Maybe for the technician in question, her job is only a temporary stint. Perhaps she is on the job market for a higher-level position in industry and the technician position is just to tie her over until then. I would hope so, for her sake. Maybe she is a brilliant scientist but has little political savvy or people skills and thus doesn't know how to negotiate a better job for herself such as a research faculty position? If so, I hope someone will 'mentor' her and help her to at least get a research faculty or administrative position, even if it's only part time if funding is the constraint. It just really pains me to think that this talented high-level scientist is now working in a job in which other people who are equally or even less qualified than her probably treat her with disrespect.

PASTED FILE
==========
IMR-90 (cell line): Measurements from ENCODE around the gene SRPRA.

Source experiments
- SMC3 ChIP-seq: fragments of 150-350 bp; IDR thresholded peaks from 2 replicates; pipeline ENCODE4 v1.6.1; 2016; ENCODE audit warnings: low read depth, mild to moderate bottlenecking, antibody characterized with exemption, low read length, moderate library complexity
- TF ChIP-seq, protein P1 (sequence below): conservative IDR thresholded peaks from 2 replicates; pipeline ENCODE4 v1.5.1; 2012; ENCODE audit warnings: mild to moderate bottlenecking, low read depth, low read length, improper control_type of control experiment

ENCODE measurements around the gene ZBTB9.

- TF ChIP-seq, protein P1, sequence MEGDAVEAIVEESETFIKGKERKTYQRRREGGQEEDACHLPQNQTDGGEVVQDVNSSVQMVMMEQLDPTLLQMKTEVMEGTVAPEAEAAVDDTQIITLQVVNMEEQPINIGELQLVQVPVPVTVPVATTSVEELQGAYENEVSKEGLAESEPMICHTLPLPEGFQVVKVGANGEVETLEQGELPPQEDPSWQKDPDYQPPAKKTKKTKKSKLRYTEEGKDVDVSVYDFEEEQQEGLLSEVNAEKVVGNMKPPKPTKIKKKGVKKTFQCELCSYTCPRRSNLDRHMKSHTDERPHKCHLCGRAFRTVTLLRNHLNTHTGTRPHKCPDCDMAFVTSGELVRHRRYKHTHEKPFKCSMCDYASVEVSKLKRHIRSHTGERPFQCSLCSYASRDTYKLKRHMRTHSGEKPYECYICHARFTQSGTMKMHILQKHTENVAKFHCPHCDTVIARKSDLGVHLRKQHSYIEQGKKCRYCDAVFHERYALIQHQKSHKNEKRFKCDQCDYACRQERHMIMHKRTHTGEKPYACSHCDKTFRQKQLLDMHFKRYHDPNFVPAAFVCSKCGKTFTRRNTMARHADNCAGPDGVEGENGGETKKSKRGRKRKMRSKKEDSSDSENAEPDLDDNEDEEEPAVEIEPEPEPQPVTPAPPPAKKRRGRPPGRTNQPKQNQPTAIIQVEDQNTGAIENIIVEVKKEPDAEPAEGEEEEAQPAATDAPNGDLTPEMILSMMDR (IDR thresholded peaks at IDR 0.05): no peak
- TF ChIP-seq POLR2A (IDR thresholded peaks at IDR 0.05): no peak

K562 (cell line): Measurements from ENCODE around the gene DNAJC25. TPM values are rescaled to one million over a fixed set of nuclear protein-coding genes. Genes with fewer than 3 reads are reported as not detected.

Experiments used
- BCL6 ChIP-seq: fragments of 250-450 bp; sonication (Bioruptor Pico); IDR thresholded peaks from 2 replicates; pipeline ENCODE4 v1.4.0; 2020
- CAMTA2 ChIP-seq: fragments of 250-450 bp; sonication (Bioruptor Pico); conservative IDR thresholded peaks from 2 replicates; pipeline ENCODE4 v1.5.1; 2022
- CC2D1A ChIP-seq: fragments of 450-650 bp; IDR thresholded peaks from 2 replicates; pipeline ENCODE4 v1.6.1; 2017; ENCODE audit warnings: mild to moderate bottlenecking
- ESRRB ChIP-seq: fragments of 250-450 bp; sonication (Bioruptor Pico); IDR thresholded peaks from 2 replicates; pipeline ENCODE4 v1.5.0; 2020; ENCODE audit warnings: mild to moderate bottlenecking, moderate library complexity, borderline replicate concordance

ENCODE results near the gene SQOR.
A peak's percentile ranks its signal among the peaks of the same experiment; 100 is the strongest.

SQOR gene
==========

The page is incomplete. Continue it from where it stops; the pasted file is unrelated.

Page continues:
Kevin said...

The overqualifed technician/underemployed PhD problem seems to me to be most prevalent in biology, which has been producing far more PhDs than there are real research jobs for decades. I guess it amounts to a strong belief in negative selection---produce a lot of progeny, but only let a few survive.

Other fields do not have this problem (or at least not nearly as badly). The engineering fields seem to handle things fairly well, with the MS degree being the main working degree, decent jobs available even with a BS, and only a few going on to a PhD.

I think the difference is in when the selection occurs---engineering schools tend to lose a lot of students in the first two years of an undergrad program, when the students are still young enough to change fields easily, rather than relying on a decade of postdoc work to weed out the less-dedicated researchers.